LINDA A. JOHNSON
AP Business Writer
TRENTON, N.J. (AP) -- Six current and former female sales representatives are accusing drugmaker Daiichi Sankyo of gender discrimination in a $100 million class action lawsuit.
The lawsuit states the women are trying to end employment discrimination for themselves and several hundred other female sales reps who currently work for or have worked for the U.S. arm of Daiichi Sankyo Co. Ltd. The Japanese pharmaceutical company makes cholesterol and blood pressure drugs.
The suit alleges that the company pays female sales staff less than men for the same work, promotes women more slowly and treats women who are pregnant or have young children worse than other employees.
A spokeswoman for Daiichi Sankyo Inc., the U.S. subsidiary, said in a statement that it follows all laws regarding equal opportunity and nondiscrimination. She said the company is reviewing the lawsuit but doesn't comment on pending litigation. Daiichi Sankyo Inc., based in Parsippany, N.J., has about 3,000 employees in the U.S.
Sanford Heisler, a law firm specializing in employment discrimination and whistleblower cases, filed the lawsuit Monday in federal court in San Francisco. The complaint demands a jury trial.
"Daiichi Sankyo reaps multibillion dollar profits by relying upon a predominantly female sales force" in the U.S., the complaint states.
"Daiichi treats them largely as props in a sales and marketing strategy. Like dinners, sports outings, and speaking fees, female sales reps are considered one of many variations on the inducements that the pharmaceutical company dangles to sway doctors to its brand. Daiichi asks its female sales reps to wine and dine male doctors; offer friendships and gifts to foster 'quid pro quo' relationships; and devote unbounded attention to obtain their allegiance to Daiichi's drugs," the complaint adds.
When female sales staff seek promotions or have children, the suit alleges, they hit a glass ceiling, with male employees holding nearly all U.S. management positions and controlling decisions on salary, promotions and terminations.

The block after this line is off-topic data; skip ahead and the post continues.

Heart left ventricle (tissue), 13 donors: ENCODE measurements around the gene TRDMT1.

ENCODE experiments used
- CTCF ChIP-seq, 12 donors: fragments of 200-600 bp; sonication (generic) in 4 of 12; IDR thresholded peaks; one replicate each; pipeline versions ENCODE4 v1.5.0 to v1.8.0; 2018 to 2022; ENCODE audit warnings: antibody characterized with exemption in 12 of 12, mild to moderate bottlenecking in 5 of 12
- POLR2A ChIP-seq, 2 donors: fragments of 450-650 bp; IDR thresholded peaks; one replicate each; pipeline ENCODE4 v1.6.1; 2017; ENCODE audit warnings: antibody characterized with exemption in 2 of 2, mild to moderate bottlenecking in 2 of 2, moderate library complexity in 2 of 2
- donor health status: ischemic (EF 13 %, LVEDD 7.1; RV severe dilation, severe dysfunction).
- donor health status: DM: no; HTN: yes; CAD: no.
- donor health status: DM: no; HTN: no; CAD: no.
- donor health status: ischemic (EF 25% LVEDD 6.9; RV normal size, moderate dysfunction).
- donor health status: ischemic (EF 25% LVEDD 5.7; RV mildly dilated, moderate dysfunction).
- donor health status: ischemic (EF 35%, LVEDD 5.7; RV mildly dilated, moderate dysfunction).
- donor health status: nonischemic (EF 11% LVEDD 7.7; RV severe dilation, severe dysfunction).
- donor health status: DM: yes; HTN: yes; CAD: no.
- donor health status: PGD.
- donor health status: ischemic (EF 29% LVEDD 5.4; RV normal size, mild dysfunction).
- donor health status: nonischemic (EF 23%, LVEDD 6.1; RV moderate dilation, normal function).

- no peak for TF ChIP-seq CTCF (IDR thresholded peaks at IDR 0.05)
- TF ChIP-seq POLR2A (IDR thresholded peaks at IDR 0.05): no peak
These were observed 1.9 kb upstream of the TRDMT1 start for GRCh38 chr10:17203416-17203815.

"Female sales employees of childbearing age have been cautioned against committing 'career suicide' if they decide to become pregnant, take maternity leave, or seek part-time work schedules at Daiichi," the complaint states. "Women who have been pregnant while working at Daiichi Sankyo have been faced with situations where they were called 'baby makers;' forced to attend work meetings in smoke-filled bars while pregnant; subjected to suspect compensation 'offsets' after returning from maternity leave; discouraged from breastfeeding, and 'managed out' or demoted for complaining about gender discrimination or for becoming pregnant."
The six female plaintiffs are seeking class action status for the case, damages totaling more than $100 million for all the women in the class, adjustment of wages and benefits and awards of back pay, lost benefits and preferential rights to jobs. The suit also seeks an injunction against future discrimination and implementation of policies to provide women with equal employment opportunities.
The law firm handling the case, Sanford Heisler, in May 2010 won a jury verdict of $253 million in compensatory and punitive damages against Novartis Pharmaceuticals Corp. in another gender discrimination class-action case.
Daiichi Sankyo has a total of more than 30,000 employees worldwide. It sells medicines including the blood thinner Effient, cholesterol drug Welchol, Zelboraf for advanced melanoma and Azur, Benicar and Tribenzor for high blood pressure.
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